Yeah, 的 attaches to different things and expresses a different nuance, but it’s hard to express it with a definition.
You have stuff like 経済 (economy, finance) and then 経済的 (economic, financial)
比較 (comparison) 比較的 (comparative[ly])
世界 (world) 世界的 (worldwide, global)
EDIT: Okay, looking up monolingual definitions, it’s basically… with みたい and よう, you are taking a thing and speaking figuratively that it is like another thing, whereas with 的, you are distilling the thing it attaches to down to a quality.
I can find examples of people using 猫的, but it’s not interchangeable with みたい in those situations.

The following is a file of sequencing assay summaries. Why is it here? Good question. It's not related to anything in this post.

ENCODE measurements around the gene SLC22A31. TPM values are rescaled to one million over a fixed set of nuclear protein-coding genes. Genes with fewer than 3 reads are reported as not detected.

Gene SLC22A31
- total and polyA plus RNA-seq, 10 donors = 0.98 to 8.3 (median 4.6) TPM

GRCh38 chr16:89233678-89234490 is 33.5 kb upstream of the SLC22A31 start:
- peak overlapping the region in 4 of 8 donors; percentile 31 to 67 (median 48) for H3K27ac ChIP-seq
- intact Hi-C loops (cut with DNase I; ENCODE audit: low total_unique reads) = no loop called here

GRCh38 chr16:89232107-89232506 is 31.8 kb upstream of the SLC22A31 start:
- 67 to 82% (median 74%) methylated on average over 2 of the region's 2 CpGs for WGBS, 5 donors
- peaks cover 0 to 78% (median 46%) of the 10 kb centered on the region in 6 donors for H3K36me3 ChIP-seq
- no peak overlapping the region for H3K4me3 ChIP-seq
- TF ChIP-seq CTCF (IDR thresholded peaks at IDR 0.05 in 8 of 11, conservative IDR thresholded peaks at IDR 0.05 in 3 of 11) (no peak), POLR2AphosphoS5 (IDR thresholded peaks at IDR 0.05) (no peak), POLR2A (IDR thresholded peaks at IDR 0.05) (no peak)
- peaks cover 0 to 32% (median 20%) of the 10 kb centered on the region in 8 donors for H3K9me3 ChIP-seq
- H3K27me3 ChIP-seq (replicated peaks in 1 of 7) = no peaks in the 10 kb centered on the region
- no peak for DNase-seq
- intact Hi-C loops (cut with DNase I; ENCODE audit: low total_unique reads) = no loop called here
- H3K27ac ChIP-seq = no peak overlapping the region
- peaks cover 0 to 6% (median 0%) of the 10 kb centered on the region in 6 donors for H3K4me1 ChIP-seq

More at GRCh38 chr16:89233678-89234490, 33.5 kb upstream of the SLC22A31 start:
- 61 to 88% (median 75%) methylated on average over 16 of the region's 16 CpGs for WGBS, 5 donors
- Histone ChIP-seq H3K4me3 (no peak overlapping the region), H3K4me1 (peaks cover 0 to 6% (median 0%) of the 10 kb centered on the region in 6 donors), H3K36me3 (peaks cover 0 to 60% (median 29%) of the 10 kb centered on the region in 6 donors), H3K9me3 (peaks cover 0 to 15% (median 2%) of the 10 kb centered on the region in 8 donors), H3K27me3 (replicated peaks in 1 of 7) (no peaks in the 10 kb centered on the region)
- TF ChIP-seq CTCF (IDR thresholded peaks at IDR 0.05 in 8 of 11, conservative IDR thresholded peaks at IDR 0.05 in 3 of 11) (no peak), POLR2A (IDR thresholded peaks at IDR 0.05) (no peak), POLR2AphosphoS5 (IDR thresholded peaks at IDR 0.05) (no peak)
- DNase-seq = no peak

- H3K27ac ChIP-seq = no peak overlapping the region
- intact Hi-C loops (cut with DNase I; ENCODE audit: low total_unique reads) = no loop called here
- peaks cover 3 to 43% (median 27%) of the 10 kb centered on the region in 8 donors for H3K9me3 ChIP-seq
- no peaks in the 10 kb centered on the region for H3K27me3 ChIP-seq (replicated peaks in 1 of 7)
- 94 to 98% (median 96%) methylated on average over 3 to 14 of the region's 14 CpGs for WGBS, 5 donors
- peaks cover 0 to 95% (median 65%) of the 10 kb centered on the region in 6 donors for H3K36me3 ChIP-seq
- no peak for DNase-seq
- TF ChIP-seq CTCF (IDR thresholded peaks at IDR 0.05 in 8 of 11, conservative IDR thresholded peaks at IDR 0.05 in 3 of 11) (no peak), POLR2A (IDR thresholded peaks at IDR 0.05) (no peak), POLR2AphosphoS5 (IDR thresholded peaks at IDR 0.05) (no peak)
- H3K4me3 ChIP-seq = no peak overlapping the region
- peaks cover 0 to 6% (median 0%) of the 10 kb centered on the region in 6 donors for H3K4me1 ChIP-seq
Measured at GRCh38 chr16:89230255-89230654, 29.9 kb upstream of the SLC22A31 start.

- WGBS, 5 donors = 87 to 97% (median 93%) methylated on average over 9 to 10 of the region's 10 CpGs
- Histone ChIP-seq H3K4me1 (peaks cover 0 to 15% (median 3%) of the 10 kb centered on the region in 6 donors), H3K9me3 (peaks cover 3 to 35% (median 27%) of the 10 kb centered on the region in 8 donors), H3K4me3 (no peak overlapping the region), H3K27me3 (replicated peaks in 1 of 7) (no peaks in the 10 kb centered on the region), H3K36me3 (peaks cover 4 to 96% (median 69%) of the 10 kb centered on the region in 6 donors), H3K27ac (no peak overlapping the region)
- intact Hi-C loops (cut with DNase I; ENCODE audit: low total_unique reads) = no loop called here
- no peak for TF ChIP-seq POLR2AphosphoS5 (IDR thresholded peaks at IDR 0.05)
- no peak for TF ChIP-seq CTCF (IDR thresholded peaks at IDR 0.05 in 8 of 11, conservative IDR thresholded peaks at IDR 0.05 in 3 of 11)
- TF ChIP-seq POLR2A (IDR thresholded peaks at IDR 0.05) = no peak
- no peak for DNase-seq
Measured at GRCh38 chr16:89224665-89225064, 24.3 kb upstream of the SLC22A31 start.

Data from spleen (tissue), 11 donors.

It’s true that -like in English overlaps with both uses though.
It feels like, the more you are talking about something observable and concrete, 的 feels wrong, but I was able to think of a place where they probably are both possible, with different nuances.
猫みたいな反射 - cat-like reaction (in physical appearance)
猫的な反射 - cat-like reaction (just in the quality of speed or precision)
Both could be used in some situations, but the framework is different. (And note that just because I can imagine these two doesn’t mean they are actually natural or would be used by natives)